Premature ejaculation is a condition in which a man reaches orgasm earlier than he intends to. It is estimated that 30% to 70% of American males experience premature ejaculation. Although there is no cure for premature ejaculation, there are treatment modalities that are established to manage the condition.
Signs and Symptoms of Premature Ejaculation
Premature ejaculation may either be lifelong or acquired. In lifelong premature ejaculation, the person may experience symptoms as soon as he begins having a sexual intercourse. In acquired premature ejaculation, the person was able to have successful sexual relationships in the past and only later developed premature ejaculation.
The symptoms and clinical history of lifelong premature ejaculation may include psychological difficulties, deep anxiety about sex or traumatic experiences encountered during development. Patient characteristics among acquired premature ejaculation include erectile dysfunction, performance anxiety, and psychotropic drug use.
Diagnosis for Premature Ejaculation
There are actually no significant finding that should be found in the laboratory exams and evaluation of the individual unless there are other conditions that co-exist. Diagnosis usually relates to the history and interview findings of the individual. However, the conditions that are considered in the diagnosis of premature ejaculation include severely delayed orgasm in the female partner, adverse effect of the psychotropic drug, presence of pre-ejaculate and erectile dysfunction.
Treatment of Premature Ejaculation
There is no cure for premature ejaculation. However, there are a number of approaches that would help the individual overcome the condition. Management focuses on counseling and sex therapy. The first step is to relieve any underlying pressure on the sexual performance of the male. It is recommended that the couple should refrain from having sexual intercourse until the problem is resolved. In the meantime, they may resort to manual stimulation, oral sex and other means to satisfy his partner.
Pharmacologic Therapy for Premature Ejaculation
Until now, there has been no approved medication for the treatment of premature ejaculation. However, there are a number of medications used and are proven to be safe and effective for the management of premature ejaculation. These drugs include SSRIs (serotonin selective reuptake inhibitors) and drugs with SSRI-like side effects. Desensitizing creams containing local anesthetic agents can also be useful in some men that have erectile dysfunction.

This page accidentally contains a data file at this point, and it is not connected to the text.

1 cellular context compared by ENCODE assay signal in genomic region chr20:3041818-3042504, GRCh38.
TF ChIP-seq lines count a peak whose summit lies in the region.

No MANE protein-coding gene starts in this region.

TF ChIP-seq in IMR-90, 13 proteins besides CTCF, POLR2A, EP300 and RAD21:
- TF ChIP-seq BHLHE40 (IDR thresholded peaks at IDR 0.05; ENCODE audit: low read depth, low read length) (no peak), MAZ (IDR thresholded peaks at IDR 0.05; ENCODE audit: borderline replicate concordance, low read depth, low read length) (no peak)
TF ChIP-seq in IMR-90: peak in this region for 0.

Sex therapy is known to provide assistance to men in helping them cope with their medical problem. The therapeutic procedure can help address the various problems arising from a premature ejaculation. The therapy does not only extend in resolving sexual issues between partners. It also helps address different conditions that can contribute to the premature ejaculation in one way or another. These associated conditions include self-esteem problem, distorted body image concept, conflicting religious beliefs and values between the partners, lack of sexual desire, sexual addiction, compulsive masturbation, anxiety, stress and negative attitude towards sex. To make a sex therapy more meaningful, partners should be directly involved throughout the process of treatment.
A sex therapy can provide an enriching treatment process that involves not only the man affected with the condition, but also his partner who plays an important support system in helping to overcome the physiological and psychological effects of premature ejaculation.
Although there are no known direct morbidity and mortality among individuals with premature ejaculation, it could still alter their self esteem, may cause marital problem and depression. Prolonged and severe premature ejaculation can cause stress to marriages as well as difficulty in conception. If you experience any of the symptoms of premature ejaculation, be sure to make an appointment with your health care provider for better management.
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